Residential lenders need headache relief - unless they use the correspondent srevices of Anchor Mortgage.
That's the theme of an unusual, yearlong advertising campaign launched last month by the Wayne, N.J., company.
It is believed to be the first mortgage company campaign to offer a product coupon.
A series of three ads - appearing monthly in Secondary Marketing Executive, Mortgage Banking, and Real Estate Finance Today - attempts to show how Anchor and loan brokers make a fine couple.
One ad stands out: Under the tag line, "Until you switch to Anchor, this might help," is a $1 coupon for a bottle of Excedrin.
Ad executives called it "highly unusual" for Excedrin and its parent, Bristol-Myers, to be in an ad for a mortgage company - especially since the ads will appear to trade publications that have relatively small circulations.
"I am sure it is just a 'sure, whatever' type of thing" for Bristol-Myers, said one executive at a major New York advertising agency.
'A Way to Break Through'
The executive doubted Bristol expected to reap market share from the Anchor ads.
For Anchor, the coupon was "a way to break through what everyone else is running and ... get people to stop and read your message," said Jeri Telchin, director of marketing at Anchor Bancorp, the lender's parent.
Korey, Kay & Partners, a New York ad agency, created the campaign in about five weeks, said Allen Kay, chairman.
The ads are an attempt to reach the human element in mortgage banking, he said.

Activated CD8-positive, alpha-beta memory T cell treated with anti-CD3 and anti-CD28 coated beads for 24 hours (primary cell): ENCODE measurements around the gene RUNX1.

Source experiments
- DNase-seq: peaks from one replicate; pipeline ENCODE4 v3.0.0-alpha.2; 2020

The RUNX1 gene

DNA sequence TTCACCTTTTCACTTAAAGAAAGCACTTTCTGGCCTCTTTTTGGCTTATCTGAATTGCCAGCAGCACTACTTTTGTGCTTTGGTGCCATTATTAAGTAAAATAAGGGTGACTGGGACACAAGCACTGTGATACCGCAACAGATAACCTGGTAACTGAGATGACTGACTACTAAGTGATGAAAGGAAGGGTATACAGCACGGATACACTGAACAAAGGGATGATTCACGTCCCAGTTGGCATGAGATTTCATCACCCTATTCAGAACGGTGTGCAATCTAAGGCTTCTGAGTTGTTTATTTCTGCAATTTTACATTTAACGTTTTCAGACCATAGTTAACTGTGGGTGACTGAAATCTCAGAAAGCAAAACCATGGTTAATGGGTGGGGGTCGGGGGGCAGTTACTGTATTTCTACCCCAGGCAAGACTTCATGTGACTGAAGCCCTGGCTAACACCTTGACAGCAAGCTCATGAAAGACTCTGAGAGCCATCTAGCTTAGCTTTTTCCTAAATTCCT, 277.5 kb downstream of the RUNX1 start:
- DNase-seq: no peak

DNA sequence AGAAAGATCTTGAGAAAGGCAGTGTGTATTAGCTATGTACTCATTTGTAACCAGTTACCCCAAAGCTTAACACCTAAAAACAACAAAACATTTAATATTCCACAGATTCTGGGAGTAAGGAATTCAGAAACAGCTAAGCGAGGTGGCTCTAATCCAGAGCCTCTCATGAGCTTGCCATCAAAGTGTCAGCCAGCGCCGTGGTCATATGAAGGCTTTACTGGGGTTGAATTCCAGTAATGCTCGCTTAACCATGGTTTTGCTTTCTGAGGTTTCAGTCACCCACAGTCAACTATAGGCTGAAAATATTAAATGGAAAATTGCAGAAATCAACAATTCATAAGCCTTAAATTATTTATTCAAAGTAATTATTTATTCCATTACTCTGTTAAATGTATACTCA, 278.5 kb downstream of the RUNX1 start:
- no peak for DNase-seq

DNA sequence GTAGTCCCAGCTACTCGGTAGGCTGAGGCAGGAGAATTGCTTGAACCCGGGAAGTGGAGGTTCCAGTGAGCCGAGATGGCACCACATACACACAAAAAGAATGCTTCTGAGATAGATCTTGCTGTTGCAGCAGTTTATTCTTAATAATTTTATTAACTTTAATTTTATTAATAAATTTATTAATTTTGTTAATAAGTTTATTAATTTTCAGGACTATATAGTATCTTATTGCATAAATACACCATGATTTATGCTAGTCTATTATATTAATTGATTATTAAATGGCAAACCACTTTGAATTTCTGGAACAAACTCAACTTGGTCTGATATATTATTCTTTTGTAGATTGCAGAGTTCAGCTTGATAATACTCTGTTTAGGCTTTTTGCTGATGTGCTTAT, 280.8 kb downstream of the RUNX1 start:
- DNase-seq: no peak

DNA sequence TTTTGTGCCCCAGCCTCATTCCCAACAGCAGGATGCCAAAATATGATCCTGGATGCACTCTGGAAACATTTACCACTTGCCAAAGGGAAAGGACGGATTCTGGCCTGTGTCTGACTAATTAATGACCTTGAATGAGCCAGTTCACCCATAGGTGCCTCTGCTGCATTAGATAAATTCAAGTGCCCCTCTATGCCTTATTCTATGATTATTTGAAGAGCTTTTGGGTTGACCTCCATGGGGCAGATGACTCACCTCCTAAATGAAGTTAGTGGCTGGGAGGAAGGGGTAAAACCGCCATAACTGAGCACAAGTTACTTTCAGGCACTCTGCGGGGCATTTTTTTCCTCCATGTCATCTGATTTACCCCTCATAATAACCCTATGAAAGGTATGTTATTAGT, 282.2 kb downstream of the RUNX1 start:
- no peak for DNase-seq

The message was: "Scratch a banker and find a human being," Mr. Kay said.
After the ads were conveived, Bristol-Myers was asked whether Excedrin could be use. Ms. Telchin said Bristol-Myers encouraged it.
Anchor's Ms. Telchin declined to specify how much the lender was spending on the campaign. She did say it was relatively inexpensive because the ads were appearing in trade journals.
Anchor does not expect anyone to actually use the coupons, Ms. Telchin said. In fact, the company is not even tracking coupon redemption.
A similar promotion was conceived several months ago by Patrick H. Seroka, president of Seroka & Associates Inc., a Brookfield, Wis., marketing concern. Mr. Seroka tried to use Pepto-Bismol antacid in an ad for a major Midwest lender he declined to identify.
But Mr. Seroka ran into legal problems with Pepto-Bismol. The ad could not claim that the product actually relieves upset stomach. The "watered-down version" of the ad lacked marketing bite for the lender, he said.